Universities under pressure to focus on quality
“There is new madness around the globe, and we cannot continue glorifying the number of universities without being worried about quality education,” Nyaigotti-Chacha is reported to have said last week at an education conference in Nairobi organised by the Africa-America Institute.
The criticism comes in the wake of a recent ultimatum given to newly appointed university councils by Education Cabinet Secretary Dr Fred Matiang’i at an induction workshop held last month in Naivasha.
Matiang’i gave the councils 100 days to interrogate audit reports concerning their institutions and start working on corrective measures.
He added that the embargo on the creation of satellite campuses of universities still remained, saying that any proposal to create a satellite campus must be approved by the ministry.
“These measures are expected to address the issues of the quality of our university education, effectively address the growing demand for university education in Kenya and enhance competitiveness of our universities and thereby enhance their resource base,” said Matiang’i.
Dissolution of councils
Dr Matiang'i dissolved all university councils in January and named 22 new councils for public institutions in March.
Following the findings of the country-wide quality audit report conducted by the Commission for University Education in February, Kenya’s Ministry of Education has highlighted the areas the university councils are expected to focus on in order to address the challenges the universities are facing and which are compromising quality.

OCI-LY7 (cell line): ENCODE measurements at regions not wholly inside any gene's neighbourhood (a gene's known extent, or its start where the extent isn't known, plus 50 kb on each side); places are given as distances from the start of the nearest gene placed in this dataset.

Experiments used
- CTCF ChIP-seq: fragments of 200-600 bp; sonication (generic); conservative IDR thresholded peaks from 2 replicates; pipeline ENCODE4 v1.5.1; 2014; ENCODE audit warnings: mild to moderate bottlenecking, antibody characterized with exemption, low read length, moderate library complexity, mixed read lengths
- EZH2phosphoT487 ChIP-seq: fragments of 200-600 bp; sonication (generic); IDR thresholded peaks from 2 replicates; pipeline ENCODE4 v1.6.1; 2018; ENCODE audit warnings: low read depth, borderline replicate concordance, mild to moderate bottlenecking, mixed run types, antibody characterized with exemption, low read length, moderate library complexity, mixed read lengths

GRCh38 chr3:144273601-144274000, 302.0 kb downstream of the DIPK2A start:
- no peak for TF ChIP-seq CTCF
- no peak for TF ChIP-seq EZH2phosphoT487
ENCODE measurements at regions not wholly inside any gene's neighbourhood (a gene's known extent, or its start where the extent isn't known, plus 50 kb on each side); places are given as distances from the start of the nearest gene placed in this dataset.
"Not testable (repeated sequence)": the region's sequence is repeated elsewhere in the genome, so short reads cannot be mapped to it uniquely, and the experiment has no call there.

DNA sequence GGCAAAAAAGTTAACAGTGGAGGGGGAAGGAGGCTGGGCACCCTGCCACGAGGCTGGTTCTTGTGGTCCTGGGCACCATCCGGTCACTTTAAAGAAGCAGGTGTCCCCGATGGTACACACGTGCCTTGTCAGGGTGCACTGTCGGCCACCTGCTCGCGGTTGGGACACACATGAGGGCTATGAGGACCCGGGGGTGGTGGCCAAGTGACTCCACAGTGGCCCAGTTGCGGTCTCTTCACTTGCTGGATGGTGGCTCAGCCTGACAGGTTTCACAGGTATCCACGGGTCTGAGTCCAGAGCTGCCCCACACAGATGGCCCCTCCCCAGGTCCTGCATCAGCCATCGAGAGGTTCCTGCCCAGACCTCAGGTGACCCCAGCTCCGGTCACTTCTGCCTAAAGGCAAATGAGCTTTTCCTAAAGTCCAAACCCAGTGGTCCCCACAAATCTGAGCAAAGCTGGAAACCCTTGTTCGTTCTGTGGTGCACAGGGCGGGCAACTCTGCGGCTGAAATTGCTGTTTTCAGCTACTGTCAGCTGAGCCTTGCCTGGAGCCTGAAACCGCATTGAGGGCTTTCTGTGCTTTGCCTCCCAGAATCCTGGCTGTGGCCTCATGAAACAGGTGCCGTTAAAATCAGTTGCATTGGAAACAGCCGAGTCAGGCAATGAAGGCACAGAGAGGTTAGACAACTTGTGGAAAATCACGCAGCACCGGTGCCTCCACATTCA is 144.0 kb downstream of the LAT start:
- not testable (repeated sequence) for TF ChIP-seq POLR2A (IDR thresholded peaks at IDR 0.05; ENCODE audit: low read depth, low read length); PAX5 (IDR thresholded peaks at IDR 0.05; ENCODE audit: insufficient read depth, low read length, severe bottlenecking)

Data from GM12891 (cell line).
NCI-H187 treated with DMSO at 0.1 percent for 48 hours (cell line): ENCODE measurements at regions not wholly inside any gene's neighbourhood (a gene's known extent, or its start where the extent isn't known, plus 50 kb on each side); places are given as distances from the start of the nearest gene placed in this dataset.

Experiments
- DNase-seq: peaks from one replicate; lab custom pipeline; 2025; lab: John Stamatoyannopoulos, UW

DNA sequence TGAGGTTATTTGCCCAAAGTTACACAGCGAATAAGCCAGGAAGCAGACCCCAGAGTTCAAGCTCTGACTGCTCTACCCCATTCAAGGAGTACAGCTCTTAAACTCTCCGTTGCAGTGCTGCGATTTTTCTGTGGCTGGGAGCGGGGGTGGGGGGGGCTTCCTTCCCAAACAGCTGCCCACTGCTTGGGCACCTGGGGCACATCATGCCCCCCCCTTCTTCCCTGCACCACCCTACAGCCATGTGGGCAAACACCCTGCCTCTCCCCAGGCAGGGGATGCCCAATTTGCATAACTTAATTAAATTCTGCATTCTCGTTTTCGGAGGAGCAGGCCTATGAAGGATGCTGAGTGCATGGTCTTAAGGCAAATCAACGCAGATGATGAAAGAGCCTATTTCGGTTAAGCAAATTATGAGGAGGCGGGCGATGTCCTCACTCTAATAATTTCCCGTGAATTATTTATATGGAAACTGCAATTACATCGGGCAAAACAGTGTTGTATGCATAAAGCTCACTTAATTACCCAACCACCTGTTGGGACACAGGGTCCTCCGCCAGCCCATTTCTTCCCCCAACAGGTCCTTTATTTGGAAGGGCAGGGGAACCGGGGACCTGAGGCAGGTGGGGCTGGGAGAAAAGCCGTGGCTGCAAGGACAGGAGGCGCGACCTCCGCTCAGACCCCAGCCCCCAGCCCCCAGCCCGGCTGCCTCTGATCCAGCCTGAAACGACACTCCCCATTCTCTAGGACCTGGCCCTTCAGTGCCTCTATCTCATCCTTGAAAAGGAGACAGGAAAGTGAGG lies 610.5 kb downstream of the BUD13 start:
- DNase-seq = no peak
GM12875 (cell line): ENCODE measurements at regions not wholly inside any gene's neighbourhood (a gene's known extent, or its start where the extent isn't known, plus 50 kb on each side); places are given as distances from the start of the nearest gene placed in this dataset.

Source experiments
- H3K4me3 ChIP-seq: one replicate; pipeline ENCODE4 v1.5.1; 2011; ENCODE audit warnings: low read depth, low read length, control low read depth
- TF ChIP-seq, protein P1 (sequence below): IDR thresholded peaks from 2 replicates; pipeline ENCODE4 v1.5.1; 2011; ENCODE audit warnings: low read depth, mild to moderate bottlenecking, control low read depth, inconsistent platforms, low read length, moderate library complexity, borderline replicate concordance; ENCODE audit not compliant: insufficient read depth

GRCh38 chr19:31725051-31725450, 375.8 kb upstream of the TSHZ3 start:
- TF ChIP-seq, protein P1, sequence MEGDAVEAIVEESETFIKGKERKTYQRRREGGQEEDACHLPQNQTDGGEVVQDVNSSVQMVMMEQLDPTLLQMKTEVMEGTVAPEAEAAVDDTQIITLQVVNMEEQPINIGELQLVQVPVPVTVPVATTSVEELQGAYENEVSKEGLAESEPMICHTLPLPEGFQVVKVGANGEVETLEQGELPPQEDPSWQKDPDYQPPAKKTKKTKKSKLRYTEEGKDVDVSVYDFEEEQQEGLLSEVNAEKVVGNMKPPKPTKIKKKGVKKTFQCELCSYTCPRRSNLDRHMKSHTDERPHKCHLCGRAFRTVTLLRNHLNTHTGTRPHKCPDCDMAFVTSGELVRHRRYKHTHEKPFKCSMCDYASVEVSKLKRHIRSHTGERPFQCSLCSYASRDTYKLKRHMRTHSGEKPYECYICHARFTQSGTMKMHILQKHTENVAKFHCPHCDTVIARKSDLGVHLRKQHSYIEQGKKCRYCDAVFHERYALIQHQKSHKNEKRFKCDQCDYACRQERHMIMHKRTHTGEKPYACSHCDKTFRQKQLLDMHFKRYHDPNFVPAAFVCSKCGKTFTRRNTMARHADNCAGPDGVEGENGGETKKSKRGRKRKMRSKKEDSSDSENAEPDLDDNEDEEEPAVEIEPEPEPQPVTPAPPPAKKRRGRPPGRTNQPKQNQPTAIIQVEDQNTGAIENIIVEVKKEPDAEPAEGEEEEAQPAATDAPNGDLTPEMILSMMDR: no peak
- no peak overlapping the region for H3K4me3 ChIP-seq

“As members of university councils, you need to closely monitor the progress of implementation of the recommendations of the audit reports,” said Matiang’i
The councils have been tasked to ensure that their universities have in place integrated electronic information management systems that facilitate accurate acquisition of information all the way from admissions to registrations, examinations, grading and graduation.
“The Commission for University Education and the State Department of University Education at the Ministry of Education should ensure that no graduation ceremony takes place this year in any university that has not put in place an electronic student information management system,” said Matiang’i.
Quality assurance systems
For the purposes of safeguarding academic standards, the chancellors are expected to ensure that there is an existing quality assurance system in place and special attention should be given to the governance and management of the university, efficiency in the running of student affairs and quality of academic programmes.
The national audit of universities in Kenya that was carried out in February, in response to an outcry from the public on the quality of university education in the country, exposed weaknesses in a number of areas – including admission of students who had not attained minimum university entry requirements, missing student grades and transcripts, the granting of credit transfers to students who did not have the requisite qualifications, lack of minimum lecture hours for specific disciplines among graduates of various programmes, the awarding of honorary degrees to individuals who did not possess outstanding accomplishments, and plagiarism among students.
Other concerns included a mismatch between programmes on offer and the demands of the labour market, lack of appropriate research outputs and innovations to influence the national development agenda, financial mismanagement and instability, and ethnicity in the recruitment and promotion of staff in some universities.
In a communiqué issued by the council from their Naivasha meeting, it was observed that public universities suffer governance challenges relating to conflict of interest, nepotism, corruption, lack of accountability and mismanagement of resources.
There was a general observation by the council that there were weak internal management systems which affect the provision of quality education in the universities.